The study Soil and water in a changing environment, carried out on behalf of the Environment Directorate-General of the European Commission, gathers information on the dynamics between soil and water, focusing particularly on soil water retention (SWR).
Soil water retention can be defined as the capacity of the soil to capture, store and/or release water. It is a key soil property and significant component of the water cycle that greatly affects soil functioning and therefore its capability to deliver a range of ecosystem goods and services that are vital both for human activities (e.g. agriculture) and to nature (e.g. providing habitat for different species). It is defined to great extent by soil types, depending on its texture, organic matter content, structure or depth, for example. Moreover, also the type of land use and management practices significantly influence that capacity.
A brief analysis of current major threats to European soils is enough to see that those soil threats will usually have a close link with water retention. Erosion, for example, is much more likely to occur in dry soils. And higher compaction, or sealing, prevents water from infiltrating the soil and therefore decreases its retention capacity. Consequences of changing retention capacities of soils together with the impact of changing weather patterns are already presently felt at European level, with some regions being particularly affected. In particular, the catastrophic flooding that recently occurred in 2002 and 2013 in Central and Eastern Europe, and in 2007 and 2014 in Western Europe, highlight the urgency to better consider the impacts of our economic development on soil water retention capacity and the resilience of natural ecosystems.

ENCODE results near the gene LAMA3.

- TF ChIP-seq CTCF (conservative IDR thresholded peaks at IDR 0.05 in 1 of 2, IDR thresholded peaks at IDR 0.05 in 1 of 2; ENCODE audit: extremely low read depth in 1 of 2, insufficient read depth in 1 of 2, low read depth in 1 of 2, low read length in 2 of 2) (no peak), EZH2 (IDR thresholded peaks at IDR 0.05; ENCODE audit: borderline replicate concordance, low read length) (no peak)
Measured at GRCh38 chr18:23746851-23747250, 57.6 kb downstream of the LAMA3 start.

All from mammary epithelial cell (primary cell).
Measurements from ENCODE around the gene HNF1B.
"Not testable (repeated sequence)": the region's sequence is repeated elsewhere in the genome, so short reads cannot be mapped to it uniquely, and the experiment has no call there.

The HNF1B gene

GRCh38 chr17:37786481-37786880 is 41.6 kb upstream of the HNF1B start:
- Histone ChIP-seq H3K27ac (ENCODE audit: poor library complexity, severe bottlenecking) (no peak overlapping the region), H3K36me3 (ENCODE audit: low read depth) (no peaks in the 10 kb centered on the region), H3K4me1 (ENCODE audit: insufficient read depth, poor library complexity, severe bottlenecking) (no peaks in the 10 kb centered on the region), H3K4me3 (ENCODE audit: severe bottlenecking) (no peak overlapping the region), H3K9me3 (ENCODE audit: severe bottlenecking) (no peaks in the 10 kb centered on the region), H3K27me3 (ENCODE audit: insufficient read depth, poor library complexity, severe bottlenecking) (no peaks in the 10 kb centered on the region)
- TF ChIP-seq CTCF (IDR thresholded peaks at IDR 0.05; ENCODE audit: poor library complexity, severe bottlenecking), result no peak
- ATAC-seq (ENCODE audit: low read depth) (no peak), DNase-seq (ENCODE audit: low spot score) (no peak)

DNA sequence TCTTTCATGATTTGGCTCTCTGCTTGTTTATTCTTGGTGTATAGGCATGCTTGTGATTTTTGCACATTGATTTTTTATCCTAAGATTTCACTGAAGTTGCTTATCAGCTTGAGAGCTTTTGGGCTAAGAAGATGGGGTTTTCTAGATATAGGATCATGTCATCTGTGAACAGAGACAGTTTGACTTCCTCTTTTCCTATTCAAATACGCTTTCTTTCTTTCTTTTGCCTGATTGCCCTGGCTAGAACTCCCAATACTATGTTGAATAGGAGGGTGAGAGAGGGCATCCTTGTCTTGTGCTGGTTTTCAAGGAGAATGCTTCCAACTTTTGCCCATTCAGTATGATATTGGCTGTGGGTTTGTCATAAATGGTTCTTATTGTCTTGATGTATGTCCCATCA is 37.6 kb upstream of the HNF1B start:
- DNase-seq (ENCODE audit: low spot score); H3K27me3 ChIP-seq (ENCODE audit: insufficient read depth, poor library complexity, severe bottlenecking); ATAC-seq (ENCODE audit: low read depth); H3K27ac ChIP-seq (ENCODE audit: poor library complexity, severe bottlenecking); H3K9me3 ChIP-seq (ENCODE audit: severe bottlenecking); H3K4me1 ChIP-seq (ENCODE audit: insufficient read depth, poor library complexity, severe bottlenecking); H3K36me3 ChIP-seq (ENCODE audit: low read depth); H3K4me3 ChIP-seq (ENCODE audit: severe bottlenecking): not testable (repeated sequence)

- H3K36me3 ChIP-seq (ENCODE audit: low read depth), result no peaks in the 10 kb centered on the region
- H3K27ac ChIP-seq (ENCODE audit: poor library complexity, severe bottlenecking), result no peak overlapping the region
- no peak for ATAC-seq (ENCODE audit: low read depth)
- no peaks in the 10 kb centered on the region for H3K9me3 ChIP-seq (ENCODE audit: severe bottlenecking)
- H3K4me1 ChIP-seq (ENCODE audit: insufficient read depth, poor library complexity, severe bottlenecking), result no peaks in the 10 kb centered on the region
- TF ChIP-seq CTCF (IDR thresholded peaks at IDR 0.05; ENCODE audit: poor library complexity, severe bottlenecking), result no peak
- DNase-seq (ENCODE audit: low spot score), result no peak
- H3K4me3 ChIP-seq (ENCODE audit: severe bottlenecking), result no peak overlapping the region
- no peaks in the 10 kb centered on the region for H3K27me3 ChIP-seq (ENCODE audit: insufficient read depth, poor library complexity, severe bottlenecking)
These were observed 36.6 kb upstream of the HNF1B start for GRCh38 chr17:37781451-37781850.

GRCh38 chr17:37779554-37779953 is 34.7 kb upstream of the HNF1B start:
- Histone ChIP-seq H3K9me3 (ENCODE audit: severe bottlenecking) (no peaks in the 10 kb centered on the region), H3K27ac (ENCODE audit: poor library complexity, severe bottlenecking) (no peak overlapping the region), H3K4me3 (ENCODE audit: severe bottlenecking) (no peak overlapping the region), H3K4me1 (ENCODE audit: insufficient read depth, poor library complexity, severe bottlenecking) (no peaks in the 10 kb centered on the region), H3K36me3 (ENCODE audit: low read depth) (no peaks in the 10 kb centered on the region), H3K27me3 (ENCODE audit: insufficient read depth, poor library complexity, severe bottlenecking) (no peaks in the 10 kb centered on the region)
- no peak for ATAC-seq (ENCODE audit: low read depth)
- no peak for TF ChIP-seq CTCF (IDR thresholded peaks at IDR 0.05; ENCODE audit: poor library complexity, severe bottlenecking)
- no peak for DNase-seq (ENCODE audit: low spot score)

The study shows that several opportunities exist in land use planning, urban design and in the agriculture and forestry sectors to preserve or even enhance soil water retention and reduce the costs of associated damages. This is especially important in Mediterranean countries, which are particularly vulnerable, and in areas subject to high soil sealing (e.g. densely populated and industrial areas) or rapid urban sprawl, such as coastal areas. The agricultural sector in particular, through wide variety of agricultural practices that can be implemented within a same land use type, represent a key opportunity and many beneficial practices still show an untapped potential for development across the EU.
Examples of key principles identified are: